Pour the batter into the prepared pan, smooth the top with an offset spatula, and bake for approximately 12 to 15 minutes, rotating halfway through the baking time. The brownies should be just a tad underdone (not too gooey, but ideally, just 1 minute from being cooked through completely). A toothpick inserted into the brownies at an angle should contain a few loose crumbs. Remove the brownies from the oven and let cool completely while you make the creme de menthe filling.

3/4 cups sugar 
2 tablespoons all-purpose flour 
3/4 cup whole milk 
2 tablespoons heavy cream 
1 1/2 sticks (3/4 cup) butter, softened but still cool, cut into small cubes 
3 tablespoons Creme de Menthe 
1 teaspoon peppermint extract

In a medium heavy-bottomed saucepan, whisk the sugar and flour together. Add the milk and cream and cook over medium heat, whisking occasionally until mixture comes to a boil and has thickened, 5 to 7 minutes.

Transfer the mixture to the bowl of an electric mixer fitted with the paddle attachment. Beat on high speed until cool. Reduce the speed to low and add the butter and mix until thoroughly incorporated. Increase the speed to medium-high and beat until filling is light and fluffy.

Add the Creme de Menthe and peppermint extract and mix until combined. If the filling is too soft, chill slightly in the refrigerator and then mix again until it is the proper consistency.

If the filling is too firm, place the bowl over a pot of simmering water and re-mix to proper consistency. Spread the filling evenly across the top of the brownie layer and place the pan in the refrigerator, for a minimum of 45 minutes, while you make the chocolate glaze.

6 ounces good-quality dark chocolate (60 to 72%), coarsely chopped 
1 teaspoon light corn syrup 
1/2 cup (1 stick) unsalted butter, softened, cut into cubes 

In a large non-reactive metal bowl, combine the chocolate, corn syrup, and butter. Set the bowl over a saucepan of simmering water and cook, stirring with a rubber spatula, until the mixture is completely smooth. Remove the bowl from the pan and stir vigorously for 1 minute to release excess heat. 

Pour the mixture over the chilled Creme de Menthe layer and use an offset spatula to spread it into an even layer. Place the pan back in the refrigerator for 1 hour, or until the glaze hardens.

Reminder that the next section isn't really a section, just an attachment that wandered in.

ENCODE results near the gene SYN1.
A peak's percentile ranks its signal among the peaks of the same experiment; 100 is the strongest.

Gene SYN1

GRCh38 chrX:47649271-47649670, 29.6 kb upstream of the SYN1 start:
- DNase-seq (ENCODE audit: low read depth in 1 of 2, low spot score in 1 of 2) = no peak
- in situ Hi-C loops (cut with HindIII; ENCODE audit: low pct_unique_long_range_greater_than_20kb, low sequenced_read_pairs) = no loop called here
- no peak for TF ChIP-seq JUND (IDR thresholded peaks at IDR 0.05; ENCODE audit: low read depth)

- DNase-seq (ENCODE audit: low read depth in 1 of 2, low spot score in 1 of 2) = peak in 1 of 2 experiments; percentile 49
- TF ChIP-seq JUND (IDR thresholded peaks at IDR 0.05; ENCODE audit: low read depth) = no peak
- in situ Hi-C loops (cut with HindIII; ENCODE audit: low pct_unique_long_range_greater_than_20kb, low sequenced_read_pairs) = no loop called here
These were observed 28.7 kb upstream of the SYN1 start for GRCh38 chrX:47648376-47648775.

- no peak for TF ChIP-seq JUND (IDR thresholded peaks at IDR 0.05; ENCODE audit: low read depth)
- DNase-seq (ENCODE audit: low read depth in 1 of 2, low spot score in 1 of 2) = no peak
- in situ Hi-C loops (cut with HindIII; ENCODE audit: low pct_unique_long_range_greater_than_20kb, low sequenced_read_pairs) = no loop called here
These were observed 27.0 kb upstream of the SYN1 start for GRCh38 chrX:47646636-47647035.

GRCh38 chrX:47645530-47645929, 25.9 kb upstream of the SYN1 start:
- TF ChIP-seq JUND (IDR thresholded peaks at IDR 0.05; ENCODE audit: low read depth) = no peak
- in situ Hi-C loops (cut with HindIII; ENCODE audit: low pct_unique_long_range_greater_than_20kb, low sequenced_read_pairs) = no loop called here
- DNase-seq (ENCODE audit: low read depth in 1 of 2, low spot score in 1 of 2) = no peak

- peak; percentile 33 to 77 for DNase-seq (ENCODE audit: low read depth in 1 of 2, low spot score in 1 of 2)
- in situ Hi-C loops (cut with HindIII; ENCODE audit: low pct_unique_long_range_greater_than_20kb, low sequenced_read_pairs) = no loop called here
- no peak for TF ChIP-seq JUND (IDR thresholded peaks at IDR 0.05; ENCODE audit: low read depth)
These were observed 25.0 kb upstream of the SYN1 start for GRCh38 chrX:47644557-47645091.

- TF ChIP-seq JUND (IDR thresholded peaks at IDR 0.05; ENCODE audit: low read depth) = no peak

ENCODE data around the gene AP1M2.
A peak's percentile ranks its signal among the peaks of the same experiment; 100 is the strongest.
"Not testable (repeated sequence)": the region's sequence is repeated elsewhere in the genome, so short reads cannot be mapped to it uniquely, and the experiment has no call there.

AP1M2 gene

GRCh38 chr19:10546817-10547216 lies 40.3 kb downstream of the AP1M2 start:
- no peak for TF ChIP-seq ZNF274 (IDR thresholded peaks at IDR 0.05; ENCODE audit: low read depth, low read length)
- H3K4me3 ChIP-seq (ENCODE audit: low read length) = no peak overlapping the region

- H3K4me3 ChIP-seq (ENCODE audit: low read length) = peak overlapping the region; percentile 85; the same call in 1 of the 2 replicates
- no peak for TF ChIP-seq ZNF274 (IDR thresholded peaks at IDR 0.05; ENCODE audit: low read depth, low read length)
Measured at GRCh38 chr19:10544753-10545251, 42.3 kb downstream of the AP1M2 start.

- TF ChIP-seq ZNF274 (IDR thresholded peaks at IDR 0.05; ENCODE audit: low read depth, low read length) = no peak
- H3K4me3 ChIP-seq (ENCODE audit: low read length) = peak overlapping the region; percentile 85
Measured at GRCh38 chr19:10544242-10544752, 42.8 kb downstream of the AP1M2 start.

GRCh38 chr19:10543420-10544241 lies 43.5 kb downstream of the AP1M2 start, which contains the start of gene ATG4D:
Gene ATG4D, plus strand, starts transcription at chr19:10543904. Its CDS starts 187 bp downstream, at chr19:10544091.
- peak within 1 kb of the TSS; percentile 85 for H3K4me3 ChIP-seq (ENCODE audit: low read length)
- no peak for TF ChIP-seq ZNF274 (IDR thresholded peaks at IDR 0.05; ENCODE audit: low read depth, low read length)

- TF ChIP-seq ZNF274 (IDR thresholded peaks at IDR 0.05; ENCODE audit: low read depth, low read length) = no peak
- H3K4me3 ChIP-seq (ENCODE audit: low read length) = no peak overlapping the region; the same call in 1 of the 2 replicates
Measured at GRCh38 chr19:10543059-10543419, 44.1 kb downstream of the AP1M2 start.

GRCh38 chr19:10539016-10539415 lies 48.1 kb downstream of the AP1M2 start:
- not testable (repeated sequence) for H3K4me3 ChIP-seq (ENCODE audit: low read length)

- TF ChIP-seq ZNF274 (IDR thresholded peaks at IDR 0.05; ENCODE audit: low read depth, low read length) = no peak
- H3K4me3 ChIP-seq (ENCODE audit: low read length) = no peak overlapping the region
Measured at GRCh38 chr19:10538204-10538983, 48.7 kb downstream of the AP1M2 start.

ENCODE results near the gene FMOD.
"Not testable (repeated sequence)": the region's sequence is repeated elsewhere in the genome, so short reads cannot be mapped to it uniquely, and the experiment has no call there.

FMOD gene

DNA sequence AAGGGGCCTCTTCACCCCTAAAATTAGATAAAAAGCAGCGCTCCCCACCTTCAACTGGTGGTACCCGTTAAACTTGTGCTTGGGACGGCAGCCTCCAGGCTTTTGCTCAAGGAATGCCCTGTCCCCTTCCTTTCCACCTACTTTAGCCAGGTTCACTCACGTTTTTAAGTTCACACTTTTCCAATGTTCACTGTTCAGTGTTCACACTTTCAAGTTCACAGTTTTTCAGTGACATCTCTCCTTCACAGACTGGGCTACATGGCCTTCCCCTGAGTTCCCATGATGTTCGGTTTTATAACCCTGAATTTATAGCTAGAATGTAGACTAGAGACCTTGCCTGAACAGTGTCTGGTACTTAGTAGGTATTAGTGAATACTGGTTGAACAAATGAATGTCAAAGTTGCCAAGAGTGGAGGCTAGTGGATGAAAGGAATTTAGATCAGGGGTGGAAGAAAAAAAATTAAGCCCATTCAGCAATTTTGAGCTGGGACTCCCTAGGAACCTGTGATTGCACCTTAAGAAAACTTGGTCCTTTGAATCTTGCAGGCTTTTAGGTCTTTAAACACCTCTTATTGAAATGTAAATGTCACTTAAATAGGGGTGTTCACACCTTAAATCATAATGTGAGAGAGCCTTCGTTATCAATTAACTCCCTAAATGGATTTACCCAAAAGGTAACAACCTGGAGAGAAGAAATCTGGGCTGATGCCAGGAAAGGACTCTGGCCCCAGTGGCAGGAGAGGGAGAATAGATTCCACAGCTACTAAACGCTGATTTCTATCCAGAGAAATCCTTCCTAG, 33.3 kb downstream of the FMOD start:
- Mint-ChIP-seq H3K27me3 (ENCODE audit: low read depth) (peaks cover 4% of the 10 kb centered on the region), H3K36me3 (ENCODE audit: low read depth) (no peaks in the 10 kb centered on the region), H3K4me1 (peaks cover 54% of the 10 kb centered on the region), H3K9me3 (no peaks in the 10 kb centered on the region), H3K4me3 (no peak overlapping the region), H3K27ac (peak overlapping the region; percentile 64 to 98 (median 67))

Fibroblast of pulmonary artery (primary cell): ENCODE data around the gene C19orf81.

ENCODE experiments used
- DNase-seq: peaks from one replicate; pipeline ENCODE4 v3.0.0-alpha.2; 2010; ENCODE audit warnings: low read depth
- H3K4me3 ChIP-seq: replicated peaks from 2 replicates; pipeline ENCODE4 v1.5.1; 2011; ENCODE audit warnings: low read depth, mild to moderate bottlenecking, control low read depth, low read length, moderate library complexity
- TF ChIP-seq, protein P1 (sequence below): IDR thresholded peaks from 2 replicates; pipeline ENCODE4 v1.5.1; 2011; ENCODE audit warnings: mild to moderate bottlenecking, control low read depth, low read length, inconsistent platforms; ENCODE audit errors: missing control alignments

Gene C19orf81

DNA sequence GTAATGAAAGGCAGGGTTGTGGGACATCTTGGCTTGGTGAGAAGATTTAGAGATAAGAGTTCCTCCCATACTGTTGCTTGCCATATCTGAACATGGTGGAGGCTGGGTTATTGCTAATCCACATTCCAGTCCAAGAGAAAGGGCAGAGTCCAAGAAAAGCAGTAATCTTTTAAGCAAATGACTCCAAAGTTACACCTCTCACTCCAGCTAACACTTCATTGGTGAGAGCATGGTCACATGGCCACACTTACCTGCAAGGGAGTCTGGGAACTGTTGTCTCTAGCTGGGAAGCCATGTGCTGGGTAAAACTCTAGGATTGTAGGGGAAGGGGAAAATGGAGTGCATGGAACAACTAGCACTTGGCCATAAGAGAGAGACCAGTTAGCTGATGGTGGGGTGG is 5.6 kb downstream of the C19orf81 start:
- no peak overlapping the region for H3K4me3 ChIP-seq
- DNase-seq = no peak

Remove the pan from the refrigerator, wait about 15 minutes for the glaze to soften slightly, and cut the bars with a warm knife. Cut into squares and serve immediately.

Note: The bars can be stored in the refrigerator, tightly covered for up to 4 days.



  1. Wow. Yours look stunning. I don't think I've ever had a grasshopper bar, but I'm glad they brought you back to your youth.

  2. your pics are so amazing! these bars look delish! how did you get your bars cut so cleanly?!

  3. Oh, such perfectly gorgeous bars -- so sleek and sophisticated indeed! Fabulous job!

  4. Hi, Jaime! I almost didn't get to leave a comment because I couldn't find your comment section, but I am glad I found it. Your grasshopper bars are just perfect! I tried to hard to cut mine like that, but I just couldn't get a clean cut. Yours are just gorgeous!

  5. Wow, Jaime! These are absolutely gorgeous! I couldn't get the buttercream to come together, so saved the brownie & ganache to swirl into vanilla ice cream. Enjoy your week!

  6. I love how beautifully clean cut your bars are, thats probably a weird thing to pick out considering how goddarn yummy they look too! But it appeals to the perfectionist side of me :) your photos really are lovely!

  7. Great post! I love your writing in this post.

    As always, yours look perfect! I wish I could slice as neatly as you.

  8. My Aunt Dawn, makes a banging version of this! Makes me miss it a lot!

  9. Thanks so much everyone for your comments. For those of you wondering how I got my clean cuts, the trick for me was to WARM my knife up over the flame of my stove. hold it above the flame for 2 to three seconds, and that should be plenty. I repeated the process several times to get all the brownies cut.